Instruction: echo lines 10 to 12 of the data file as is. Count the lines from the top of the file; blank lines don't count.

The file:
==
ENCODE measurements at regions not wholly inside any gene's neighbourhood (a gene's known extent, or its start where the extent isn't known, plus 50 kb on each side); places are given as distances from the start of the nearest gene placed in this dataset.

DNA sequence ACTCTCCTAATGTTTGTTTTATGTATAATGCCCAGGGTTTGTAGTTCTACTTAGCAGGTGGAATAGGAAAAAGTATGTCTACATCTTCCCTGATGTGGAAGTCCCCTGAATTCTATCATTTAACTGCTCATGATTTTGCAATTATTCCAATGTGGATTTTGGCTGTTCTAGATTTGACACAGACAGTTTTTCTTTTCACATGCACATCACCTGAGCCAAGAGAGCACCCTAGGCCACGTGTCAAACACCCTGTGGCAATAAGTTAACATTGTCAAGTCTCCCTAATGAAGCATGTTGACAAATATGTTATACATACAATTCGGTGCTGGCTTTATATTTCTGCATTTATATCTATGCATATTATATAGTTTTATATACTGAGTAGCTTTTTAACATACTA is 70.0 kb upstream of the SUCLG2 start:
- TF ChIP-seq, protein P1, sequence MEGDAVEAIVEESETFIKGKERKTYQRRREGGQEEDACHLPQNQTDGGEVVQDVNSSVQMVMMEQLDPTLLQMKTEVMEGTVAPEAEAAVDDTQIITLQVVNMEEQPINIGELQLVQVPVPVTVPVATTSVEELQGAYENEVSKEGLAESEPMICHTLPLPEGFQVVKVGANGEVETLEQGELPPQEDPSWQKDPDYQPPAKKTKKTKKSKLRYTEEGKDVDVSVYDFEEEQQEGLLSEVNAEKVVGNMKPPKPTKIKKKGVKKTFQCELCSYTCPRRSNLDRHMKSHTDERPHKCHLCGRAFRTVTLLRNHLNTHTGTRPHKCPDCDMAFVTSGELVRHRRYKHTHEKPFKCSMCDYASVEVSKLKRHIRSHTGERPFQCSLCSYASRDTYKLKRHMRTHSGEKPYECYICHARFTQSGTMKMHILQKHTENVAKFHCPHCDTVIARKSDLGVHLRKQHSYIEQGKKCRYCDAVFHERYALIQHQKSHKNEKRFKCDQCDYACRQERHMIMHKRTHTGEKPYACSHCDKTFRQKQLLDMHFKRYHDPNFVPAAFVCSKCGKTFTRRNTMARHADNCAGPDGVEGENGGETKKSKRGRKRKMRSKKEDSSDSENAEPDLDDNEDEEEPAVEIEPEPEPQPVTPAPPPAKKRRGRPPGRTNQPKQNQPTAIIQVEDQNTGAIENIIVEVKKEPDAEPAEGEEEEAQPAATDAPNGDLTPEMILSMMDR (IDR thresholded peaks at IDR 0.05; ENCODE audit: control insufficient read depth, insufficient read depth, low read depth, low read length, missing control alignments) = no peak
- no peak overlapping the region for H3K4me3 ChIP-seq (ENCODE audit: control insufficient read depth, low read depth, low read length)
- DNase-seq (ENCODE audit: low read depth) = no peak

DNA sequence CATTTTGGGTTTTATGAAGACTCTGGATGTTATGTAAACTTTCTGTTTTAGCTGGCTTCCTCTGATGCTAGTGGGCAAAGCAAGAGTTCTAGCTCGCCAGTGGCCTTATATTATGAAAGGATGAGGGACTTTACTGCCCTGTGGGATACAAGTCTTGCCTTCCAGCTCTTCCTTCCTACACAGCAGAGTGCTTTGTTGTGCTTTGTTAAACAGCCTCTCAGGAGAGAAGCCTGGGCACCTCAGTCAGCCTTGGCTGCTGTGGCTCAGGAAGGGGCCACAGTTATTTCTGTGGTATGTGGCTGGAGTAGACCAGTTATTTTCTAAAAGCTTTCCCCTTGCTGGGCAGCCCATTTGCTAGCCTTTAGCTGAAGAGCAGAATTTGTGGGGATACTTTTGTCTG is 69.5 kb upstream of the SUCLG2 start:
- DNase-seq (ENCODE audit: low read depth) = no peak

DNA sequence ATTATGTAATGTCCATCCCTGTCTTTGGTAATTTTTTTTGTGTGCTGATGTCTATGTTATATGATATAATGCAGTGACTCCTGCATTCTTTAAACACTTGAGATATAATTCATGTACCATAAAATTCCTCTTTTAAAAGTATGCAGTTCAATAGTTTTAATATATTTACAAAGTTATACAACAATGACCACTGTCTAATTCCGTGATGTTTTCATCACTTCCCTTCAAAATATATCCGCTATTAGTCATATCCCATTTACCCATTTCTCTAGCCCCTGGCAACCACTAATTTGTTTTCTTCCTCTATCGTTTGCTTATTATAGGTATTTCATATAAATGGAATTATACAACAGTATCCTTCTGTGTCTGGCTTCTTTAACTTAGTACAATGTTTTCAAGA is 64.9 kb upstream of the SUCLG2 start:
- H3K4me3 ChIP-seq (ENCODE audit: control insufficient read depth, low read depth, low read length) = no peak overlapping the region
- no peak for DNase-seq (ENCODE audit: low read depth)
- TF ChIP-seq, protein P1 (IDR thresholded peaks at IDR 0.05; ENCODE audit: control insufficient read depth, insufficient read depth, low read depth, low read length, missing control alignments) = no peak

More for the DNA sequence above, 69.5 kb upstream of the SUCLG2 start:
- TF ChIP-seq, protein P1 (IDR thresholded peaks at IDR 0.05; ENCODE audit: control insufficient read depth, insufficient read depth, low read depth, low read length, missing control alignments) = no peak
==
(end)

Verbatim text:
- no peak for DNase-seq (ENCODE audit: low read depth)
- TF ChIP-seq, protein P1 (IDR thresholded peaks at IDR 0.05; ENCODE audit: control insufficient read depth, insufficient read depth, low read depth, low read length, missing control alignments) = no peak

More for the DNA sequence above, 69.5 kb upstream of the SUCLG2 start: